Slide 6 - ADDICTION Lecture 12 CAPE Password is “dewleen” Thursday Extra Credit- See me after class What is Drug Addiction? Not the same thing as drug abuse… Hard to define, & definition has changed over the years. Modern definition of Addiction (Jaffe): “a behavioral pattern of drug use, characterized by 1) overwhelming involvement with the use of a drug (compulsive use) • does not necessarily imply that addiction = physical dependence (many addictive drugs do not produce much physical dependence) the securing of its supply (compulsive drug-seeking), & 3) a high tendency to relapse after withdrawal” Addiction Outline Theories of addiction a) Negative Reinforcement Models Physical dependence (withdrawal) theory –driven largely by opiates, barbiturates, alcohol –based largely on tolerance and physical dependence Self-Medication Hypothesis b) Positive Reinforcement Models Positive incentive (reward) theory –driven largely by cocaine, amphetamine, nicotine –based largely on reward and reinforcement 2. Common mechanism of addiction/reward --pathways in the brain Opiates & addiction: Because it hurts to quit? Why are some opiates addictive? Original explanation: Physical Dependence Theory of Addiction: Stop taking opiates -> physical withdrawal -> start drug again Withdrawal: marked physiological disturbance that occurs upon cessation of the drug; OPPOSITE of drug effects •Withdrawal syndrome is due to physical dependence Physical dependence: withdrawal occurs upon cessation of the drug Physical dependence occurs because of homeostasis •Body tries to compensate for changes caused by taking the drug Physical dependence & withdrawal syndrome Example: 1. temperature goes up when take drug 2. body has a set point (homeostasis) for temperature & compensatory changes bring it back to set point Opiates and past theories of addiction •Bodily compensatory changes develop over time, with drug use These compensations form the basis for tolerance: drug effect gets weaker with repeated administration, OR the need to take more drug to get the same effect. So at a certain time in history (1970s), dependence and tolerance were the basis for addiction…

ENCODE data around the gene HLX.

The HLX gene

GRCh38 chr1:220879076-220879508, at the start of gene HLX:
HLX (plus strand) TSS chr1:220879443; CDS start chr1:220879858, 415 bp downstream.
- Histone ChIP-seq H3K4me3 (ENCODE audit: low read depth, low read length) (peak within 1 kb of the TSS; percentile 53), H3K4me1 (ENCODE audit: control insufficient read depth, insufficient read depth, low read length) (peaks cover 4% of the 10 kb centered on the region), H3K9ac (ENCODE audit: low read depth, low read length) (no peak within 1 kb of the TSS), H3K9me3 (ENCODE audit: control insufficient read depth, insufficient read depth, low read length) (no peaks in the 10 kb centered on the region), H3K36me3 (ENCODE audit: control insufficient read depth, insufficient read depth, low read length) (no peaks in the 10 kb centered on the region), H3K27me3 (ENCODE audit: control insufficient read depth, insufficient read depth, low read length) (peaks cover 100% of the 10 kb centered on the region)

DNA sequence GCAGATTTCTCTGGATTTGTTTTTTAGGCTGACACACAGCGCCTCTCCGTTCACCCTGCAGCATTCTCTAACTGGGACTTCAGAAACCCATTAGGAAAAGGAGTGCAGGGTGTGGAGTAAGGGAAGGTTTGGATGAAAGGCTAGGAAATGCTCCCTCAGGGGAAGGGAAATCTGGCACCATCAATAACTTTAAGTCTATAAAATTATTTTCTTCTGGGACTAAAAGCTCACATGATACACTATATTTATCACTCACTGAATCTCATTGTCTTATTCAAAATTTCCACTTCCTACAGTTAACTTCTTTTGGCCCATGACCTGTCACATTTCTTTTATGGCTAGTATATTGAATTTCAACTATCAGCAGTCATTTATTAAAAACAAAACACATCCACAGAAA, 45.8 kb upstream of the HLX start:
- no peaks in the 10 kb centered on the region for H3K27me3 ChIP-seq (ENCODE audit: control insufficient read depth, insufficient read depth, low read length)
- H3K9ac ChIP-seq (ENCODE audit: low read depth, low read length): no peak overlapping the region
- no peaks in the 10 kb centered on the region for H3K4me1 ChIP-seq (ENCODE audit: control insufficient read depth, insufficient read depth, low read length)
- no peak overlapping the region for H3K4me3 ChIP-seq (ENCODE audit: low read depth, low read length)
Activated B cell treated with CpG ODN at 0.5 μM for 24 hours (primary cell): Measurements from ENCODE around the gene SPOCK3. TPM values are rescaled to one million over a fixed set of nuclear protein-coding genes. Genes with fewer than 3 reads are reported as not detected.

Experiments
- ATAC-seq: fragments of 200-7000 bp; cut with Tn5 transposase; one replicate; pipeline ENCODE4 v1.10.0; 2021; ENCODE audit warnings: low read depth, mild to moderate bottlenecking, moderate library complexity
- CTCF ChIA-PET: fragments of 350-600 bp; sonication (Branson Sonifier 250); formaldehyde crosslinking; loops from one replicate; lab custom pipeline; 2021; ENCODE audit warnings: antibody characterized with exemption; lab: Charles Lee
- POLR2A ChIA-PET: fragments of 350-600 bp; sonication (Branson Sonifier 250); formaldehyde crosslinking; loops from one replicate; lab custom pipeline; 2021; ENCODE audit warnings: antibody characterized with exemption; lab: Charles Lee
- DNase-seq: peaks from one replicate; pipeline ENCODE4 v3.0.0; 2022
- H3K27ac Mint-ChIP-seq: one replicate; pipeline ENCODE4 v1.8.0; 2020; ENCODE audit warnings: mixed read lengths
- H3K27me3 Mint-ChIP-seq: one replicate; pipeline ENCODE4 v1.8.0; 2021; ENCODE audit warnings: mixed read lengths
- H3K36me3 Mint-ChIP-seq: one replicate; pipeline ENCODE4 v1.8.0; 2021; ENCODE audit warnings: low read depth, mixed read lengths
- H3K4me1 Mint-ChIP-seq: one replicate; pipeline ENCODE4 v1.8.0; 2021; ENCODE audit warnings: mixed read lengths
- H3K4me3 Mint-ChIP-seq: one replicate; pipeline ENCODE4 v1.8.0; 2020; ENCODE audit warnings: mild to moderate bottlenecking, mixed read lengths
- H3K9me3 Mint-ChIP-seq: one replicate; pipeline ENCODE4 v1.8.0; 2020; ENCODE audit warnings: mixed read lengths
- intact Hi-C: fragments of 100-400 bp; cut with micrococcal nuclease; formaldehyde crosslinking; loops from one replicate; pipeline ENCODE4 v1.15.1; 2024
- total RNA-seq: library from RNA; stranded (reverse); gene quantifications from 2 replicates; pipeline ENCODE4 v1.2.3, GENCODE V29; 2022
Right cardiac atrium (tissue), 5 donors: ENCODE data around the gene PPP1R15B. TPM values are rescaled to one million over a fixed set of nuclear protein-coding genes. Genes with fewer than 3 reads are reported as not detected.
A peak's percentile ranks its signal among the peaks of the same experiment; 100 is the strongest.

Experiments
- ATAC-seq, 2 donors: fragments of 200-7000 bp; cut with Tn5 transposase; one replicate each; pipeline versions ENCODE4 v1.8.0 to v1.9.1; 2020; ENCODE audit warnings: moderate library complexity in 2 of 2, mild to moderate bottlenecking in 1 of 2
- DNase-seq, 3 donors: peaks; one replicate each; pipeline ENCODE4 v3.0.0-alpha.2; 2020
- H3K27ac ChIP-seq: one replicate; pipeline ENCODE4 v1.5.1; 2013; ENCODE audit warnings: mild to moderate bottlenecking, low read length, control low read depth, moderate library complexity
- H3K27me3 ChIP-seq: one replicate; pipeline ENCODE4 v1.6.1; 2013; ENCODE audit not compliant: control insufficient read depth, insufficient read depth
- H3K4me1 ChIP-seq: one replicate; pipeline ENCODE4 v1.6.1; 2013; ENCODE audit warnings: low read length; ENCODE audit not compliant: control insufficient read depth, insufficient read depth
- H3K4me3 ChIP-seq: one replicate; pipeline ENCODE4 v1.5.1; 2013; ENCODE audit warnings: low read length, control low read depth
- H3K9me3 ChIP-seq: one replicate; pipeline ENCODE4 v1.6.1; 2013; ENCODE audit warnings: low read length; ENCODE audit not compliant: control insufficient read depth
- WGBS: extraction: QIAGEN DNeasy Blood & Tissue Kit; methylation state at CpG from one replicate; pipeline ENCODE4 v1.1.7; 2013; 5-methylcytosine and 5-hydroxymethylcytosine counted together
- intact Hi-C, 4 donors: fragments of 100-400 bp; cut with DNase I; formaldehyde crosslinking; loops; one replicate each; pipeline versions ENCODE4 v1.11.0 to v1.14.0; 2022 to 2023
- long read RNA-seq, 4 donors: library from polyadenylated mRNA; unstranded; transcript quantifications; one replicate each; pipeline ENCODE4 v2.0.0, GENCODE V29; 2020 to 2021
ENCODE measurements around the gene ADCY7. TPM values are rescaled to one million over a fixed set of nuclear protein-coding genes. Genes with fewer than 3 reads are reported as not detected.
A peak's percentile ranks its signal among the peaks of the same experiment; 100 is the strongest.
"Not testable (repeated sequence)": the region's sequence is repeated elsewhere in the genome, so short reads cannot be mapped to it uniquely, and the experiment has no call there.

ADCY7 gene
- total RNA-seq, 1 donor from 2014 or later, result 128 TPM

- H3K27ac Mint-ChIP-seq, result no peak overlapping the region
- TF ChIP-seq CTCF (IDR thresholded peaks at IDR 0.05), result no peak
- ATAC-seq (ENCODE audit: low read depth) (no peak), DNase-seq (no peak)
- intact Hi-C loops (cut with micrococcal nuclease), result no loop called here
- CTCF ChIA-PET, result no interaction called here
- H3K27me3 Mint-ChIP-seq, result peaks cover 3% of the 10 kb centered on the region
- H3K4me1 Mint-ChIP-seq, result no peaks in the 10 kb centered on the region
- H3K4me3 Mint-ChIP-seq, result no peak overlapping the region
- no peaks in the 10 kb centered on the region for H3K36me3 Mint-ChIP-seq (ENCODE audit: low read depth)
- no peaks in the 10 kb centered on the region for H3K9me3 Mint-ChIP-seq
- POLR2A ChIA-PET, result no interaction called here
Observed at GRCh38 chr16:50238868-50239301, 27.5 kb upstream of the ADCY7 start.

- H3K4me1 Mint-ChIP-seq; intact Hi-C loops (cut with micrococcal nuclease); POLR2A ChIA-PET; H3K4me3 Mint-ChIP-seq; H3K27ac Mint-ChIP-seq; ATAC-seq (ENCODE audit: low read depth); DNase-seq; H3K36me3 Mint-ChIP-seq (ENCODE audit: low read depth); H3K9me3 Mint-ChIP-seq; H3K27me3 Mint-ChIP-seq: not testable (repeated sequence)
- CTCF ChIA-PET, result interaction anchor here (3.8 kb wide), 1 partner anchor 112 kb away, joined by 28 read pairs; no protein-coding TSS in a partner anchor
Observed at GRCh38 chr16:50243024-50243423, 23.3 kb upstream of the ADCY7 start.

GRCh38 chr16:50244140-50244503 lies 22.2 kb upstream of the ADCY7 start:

Slide 7 - ADDICTION Lecture 12 CAPE Password is “dewleen” Thursday Extra Credit- See me after class What is Drug Addiction? Not the same thing as drug abuse… Hard to define, & definition has changed over the years. Modern definition of Addiction (Jaffe): “a behavioral pattern of drug use, characterized by 1) overwhelming involvement with the use of a drug (compulsive use) • does not necessarily imply that addiction = physical dependence (many addictive drugs do not produce much physical dependence) the securing of its supply (compulsive drug-seeking), & 3) a high tendency to relapse after withdrawal” Addiction Outline Theories of addiction a) Negative Reinforcement Models Physical dependence (withdrawal) theory –driven largely by opiates, barbiturates, alcohol –based largely on tolerance and physical dependence Self-Medication Hypothesis b) Positive Reinforcement Models Positive incentive (reward) theory –driven largely by cocaine, amphetamine, nicotine –based largely on reward and reinforcement 2. Common mechanism of addiction/reward --pathways in the brain Opiates & addiction: Because it hurts to quit? Why are some opiates addictive? Original explanation: Physical Dependence Theory of Addiction: Stop taking opiates -> physical withdrawal -> start drug again Withdrawal: marked physiological disturbance that occurs upon cessation of the drug; OPPOSITE of drug effects •Withdrawal syndrome is due to physical dependence Physical dependence: withdrawal occurs upon cessation of the drug Physical dependence occurs because of homeostasis •Body tries to compensate for changes caused by taking the drug Physical dependence & withdrawal syndrome Example: 1. temperature goes up when take drug 2. body has a set point (homeostasis) for temperature & compensatory changes bring it back to set point Opiates and past theories of addiction •Bodily compensatory changes develop over time, with drug use These compensations form the basis for tolerance: drug effect gets weaker with repeated administration, OR the need to take more drug to get the same effect. So at a certain time in history (1970s), dependence and tolerance were the basis for addiction… Physical dependence theory Take drugs to avoid unpleasant consequences of withdrawal: Physical dependence theory of addiction Take drug -> nasty withdrawal goes away So by this theory, if you treat withdrawal (or wait for it to go away), you treat addiction. •Note that this theory assumes addiction = dependence •Escalating drug use is attributed to tolerance